We’ve all played Grand Theft Auto or other sandbox games, haphazardly throwing people from their vehicles. In Watch Dogs I found that I started to really be selective, not only about my vehicle choice, but also about the owner. When you yank somebody out of their car and you quickly spot “volunteers for a local ministry” or “recently diagnosed with cancer” you really think twice about your actions. Of course, when you see “Killed a dolphin” you are more tempted to put a bullet in them, because honestly – who does that? The exposed digital identities of these random strangers humanizes them in a way that may surprise you. Your phone has another use beyond hacking – it also exposes the hardlines that reveal how circuits and alarms are wired. You can’t always use remote viewers and hacking to reach your objective, so sometimes it requires a bit of tracing and some legwork. Augmented Reality is also guided through your phone. Cash Run, as an example, is a free-running parkour game where you collect coins as fast as you can while avoiding red skulls in an 8-bit augmented overlay to the real world. NVZN is an AR overlay that puts an alien skin on NPCs, allowing you to interact with virtual graffiti and “pew-pew-pew” with your phone to destroy the imaginary invaders before the timer runs out. It’s the “Digital Trip” that’ll blow your mind. We’ve all seen the ‘leaked’ screenshot with the giant mechanical spider, leading people to some very crazy speculation about what sort of missions are in Watch Dogs. No, these aren’t nefarious government cyber-enforcers that you’ll battle in the game – it’s an augmented reality game called Spider Tank. This VR world lets you play as a heavily armored military spider tank, providing a fun distraction from the open world sandbox. You are given rolling objectives of progressively higher difficulty like killing a certain amount of cops, blowing up a helicopter, and generally causing mayhem. You earn points here, allowing you to upgrade your spider-tank with things like faster reloads, higher damage rounds, etc. for the next time you play. There is certainly plenty to do, but sometimes you need to blow off a little steam – this provides exactly that, and is an awesome break from reality. Besides, who doesn’t want to drive a giant spider tank?!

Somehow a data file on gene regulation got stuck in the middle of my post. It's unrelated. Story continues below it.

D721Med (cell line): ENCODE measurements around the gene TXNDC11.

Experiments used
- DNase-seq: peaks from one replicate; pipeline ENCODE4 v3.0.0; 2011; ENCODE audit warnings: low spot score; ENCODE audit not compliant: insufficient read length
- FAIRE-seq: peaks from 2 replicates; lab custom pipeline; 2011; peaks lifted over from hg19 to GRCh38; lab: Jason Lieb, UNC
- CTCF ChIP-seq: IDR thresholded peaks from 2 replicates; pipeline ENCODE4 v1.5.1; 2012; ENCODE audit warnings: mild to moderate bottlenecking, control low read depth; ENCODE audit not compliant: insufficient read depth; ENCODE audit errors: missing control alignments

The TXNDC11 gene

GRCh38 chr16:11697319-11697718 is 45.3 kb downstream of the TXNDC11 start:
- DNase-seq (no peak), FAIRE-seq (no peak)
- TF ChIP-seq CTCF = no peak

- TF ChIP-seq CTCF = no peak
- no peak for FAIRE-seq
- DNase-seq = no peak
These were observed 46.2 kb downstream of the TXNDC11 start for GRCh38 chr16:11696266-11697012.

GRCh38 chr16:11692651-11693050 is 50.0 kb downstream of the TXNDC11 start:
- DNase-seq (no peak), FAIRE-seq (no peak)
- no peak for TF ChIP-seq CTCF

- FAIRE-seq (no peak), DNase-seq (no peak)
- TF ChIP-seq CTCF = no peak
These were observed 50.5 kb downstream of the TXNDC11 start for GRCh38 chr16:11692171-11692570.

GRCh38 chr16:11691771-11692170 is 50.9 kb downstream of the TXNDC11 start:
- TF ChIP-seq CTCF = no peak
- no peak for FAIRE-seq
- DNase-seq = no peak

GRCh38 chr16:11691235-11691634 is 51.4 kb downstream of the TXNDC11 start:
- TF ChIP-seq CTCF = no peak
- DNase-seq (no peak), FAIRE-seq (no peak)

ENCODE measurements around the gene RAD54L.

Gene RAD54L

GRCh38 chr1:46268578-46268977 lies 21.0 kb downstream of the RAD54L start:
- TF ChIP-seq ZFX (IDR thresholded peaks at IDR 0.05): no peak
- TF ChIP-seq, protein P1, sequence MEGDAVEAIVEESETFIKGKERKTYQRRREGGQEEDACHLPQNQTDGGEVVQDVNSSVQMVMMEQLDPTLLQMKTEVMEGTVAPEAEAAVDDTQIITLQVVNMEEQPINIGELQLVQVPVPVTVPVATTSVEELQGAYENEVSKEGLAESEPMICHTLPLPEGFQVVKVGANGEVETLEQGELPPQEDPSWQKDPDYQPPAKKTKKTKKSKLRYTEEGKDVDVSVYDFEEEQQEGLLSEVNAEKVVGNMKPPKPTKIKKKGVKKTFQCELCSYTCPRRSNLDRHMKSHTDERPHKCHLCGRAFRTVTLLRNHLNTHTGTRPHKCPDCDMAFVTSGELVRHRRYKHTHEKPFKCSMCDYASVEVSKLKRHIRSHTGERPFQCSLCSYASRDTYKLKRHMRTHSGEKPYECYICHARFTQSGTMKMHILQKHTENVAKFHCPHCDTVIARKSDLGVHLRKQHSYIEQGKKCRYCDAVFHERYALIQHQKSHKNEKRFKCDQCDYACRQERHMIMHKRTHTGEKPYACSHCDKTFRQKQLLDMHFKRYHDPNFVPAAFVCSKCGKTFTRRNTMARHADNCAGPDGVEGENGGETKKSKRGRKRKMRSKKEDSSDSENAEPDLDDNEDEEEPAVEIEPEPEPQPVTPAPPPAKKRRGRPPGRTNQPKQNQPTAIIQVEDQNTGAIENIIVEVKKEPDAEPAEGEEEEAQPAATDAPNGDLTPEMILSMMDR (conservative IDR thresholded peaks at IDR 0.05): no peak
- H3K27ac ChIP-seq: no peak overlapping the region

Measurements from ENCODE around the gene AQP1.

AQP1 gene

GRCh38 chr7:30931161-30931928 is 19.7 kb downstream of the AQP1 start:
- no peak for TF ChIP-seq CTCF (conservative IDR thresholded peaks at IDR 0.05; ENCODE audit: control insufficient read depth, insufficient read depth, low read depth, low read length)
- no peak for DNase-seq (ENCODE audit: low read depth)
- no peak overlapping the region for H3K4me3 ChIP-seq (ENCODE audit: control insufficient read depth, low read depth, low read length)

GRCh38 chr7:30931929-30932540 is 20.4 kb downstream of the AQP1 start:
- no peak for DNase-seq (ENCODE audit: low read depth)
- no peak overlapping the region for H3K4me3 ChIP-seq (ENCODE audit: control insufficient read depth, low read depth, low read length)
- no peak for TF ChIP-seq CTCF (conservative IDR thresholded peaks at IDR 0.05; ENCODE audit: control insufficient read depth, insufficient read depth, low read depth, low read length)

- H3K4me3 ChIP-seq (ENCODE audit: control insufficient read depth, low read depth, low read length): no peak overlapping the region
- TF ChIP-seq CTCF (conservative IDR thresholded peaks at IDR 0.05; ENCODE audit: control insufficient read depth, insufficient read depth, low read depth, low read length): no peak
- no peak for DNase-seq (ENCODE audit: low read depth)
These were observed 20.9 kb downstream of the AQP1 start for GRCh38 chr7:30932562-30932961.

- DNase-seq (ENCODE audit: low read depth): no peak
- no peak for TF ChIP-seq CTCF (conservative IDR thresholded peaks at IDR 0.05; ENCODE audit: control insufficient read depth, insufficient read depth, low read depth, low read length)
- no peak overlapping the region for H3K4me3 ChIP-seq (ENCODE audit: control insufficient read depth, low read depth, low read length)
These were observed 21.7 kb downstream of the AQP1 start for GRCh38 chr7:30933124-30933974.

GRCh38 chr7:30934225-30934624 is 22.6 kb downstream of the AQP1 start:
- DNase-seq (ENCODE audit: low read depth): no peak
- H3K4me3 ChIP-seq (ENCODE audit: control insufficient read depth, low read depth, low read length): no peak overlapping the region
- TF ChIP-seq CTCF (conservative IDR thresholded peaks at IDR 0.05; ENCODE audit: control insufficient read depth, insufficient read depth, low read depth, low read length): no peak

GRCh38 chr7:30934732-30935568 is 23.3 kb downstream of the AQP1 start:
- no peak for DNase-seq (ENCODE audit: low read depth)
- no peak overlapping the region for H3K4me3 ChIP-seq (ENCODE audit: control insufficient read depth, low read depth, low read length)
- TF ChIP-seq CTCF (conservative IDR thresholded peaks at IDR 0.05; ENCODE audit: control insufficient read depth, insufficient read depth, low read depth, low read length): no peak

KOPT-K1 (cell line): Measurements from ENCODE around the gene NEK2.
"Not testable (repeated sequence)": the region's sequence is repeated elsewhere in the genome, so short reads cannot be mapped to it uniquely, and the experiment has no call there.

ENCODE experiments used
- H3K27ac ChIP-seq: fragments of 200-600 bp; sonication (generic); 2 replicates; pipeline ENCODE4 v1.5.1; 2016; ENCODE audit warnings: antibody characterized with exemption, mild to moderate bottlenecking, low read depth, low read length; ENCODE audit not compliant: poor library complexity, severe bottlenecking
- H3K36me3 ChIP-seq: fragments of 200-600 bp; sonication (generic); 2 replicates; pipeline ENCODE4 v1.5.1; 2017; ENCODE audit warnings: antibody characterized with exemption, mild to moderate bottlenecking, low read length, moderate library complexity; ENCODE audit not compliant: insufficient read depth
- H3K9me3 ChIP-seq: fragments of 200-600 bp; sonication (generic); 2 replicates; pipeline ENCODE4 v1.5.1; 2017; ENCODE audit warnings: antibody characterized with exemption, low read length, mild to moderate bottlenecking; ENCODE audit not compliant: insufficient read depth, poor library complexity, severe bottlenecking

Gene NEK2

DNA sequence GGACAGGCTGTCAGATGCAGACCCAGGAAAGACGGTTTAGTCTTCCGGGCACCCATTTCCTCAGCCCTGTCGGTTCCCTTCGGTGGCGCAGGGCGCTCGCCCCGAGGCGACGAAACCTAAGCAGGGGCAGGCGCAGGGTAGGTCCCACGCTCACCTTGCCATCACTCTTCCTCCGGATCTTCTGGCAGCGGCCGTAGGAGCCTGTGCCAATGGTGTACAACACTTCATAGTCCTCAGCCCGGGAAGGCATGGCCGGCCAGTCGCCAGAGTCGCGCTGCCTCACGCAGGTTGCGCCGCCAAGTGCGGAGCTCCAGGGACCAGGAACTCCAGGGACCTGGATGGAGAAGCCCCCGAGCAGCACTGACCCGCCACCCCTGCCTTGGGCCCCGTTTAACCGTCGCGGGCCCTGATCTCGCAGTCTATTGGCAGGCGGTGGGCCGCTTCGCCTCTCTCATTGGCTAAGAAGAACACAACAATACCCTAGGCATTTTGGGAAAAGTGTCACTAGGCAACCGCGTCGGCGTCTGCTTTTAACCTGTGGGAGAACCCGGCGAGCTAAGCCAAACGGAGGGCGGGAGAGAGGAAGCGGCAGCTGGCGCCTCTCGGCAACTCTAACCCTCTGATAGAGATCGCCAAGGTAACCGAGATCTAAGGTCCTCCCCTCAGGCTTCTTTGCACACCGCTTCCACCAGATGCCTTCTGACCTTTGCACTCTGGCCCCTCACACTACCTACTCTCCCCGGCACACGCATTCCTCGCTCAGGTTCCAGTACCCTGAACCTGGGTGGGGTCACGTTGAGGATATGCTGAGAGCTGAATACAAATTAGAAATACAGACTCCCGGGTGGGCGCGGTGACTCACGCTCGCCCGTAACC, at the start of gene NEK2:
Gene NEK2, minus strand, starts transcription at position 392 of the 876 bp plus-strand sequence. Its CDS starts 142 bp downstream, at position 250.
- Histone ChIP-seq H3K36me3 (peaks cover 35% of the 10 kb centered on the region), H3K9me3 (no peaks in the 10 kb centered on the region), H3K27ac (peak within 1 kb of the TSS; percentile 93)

Hack the planet